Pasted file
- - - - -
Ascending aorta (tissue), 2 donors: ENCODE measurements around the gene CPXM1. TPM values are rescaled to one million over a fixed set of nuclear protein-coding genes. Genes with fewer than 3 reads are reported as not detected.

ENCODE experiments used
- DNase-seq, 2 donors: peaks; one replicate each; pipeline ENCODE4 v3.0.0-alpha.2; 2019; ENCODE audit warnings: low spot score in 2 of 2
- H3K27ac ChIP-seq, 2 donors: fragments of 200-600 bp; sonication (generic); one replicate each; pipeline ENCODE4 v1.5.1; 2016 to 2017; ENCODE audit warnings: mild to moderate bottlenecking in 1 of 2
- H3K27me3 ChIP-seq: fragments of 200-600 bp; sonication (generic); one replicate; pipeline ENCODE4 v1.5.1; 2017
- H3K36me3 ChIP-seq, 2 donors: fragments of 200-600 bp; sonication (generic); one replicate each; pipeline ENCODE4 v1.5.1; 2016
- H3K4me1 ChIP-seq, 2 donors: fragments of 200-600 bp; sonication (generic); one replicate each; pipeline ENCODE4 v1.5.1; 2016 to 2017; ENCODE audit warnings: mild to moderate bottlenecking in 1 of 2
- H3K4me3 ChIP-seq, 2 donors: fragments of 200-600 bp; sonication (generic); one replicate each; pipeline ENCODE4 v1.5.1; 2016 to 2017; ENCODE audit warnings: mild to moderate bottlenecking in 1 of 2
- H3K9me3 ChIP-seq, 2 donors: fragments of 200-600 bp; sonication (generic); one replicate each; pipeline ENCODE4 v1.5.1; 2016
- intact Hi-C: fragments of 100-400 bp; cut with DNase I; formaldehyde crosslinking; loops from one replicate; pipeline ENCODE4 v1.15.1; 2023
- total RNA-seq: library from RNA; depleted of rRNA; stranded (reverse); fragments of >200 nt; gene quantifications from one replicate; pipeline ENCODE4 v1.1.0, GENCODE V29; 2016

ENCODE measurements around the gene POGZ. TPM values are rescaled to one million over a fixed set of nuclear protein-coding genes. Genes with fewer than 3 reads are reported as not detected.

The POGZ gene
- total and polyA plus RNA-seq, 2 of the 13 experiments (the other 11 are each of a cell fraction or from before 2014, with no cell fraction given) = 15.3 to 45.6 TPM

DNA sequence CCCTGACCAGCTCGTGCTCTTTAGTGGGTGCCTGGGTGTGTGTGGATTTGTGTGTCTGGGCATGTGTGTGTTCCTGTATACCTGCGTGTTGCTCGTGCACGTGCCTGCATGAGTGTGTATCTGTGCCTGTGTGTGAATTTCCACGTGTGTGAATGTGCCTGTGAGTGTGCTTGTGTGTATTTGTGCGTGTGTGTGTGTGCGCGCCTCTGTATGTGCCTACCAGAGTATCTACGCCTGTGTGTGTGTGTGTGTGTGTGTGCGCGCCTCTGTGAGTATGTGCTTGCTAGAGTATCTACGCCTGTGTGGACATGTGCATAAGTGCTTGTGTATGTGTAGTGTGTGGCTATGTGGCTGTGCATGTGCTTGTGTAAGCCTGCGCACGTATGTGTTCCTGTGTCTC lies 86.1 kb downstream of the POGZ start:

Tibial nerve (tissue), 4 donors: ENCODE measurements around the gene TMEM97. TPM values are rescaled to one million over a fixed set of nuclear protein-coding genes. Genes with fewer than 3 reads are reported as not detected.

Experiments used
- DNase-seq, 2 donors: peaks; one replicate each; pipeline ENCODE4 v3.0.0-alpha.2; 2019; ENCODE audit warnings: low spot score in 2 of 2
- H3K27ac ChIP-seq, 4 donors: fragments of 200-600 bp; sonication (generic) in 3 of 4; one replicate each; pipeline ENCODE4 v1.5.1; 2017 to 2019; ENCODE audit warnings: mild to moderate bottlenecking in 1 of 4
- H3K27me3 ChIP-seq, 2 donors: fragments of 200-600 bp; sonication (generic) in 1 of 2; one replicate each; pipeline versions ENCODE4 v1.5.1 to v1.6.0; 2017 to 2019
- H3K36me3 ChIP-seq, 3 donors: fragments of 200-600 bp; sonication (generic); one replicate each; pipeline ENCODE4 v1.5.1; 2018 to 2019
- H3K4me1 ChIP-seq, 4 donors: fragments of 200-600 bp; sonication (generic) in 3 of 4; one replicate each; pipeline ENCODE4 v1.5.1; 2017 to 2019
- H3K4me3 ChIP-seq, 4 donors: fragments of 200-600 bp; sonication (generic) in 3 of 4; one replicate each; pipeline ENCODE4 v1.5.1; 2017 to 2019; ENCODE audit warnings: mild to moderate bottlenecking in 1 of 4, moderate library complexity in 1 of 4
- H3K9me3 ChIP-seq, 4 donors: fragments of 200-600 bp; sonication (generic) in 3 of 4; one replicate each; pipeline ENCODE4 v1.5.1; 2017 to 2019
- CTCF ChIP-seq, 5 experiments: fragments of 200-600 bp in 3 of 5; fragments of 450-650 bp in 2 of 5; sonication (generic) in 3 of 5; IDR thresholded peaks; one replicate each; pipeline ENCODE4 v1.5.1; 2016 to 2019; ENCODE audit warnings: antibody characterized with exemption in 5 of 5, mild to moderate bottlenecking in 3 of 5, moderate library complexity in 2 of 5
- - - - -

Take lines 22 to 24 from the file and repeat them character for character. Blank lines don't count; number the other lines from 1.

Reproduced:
- H3K4me1 ChIP-seq, 4 donors: fragments of 200-600 bp; sonication (generic) in 3 of 4; one replicate each; pipeline ENCODE4 v1.5.1; 2017 to 2019
- H3K4me3 ChIP-seq, 4 donors: fragments of 200-600 bp; sonication (generic) in 3 of 4; one replicate each; pipeline ENCODE4 v1.5.1; 2017 to 2019; ENCODE audit warnings: mild to moderate bottlenecking in 1 of 4, moderate library complexity in 1 of 4
- H3K9me3 ChIP-seq, 4 donors: fragments of 200-600 bp; sonication (generic) in 3 of 4; one replicate each; pipeline ENCODE4 v1.5.1; 2017 to 2019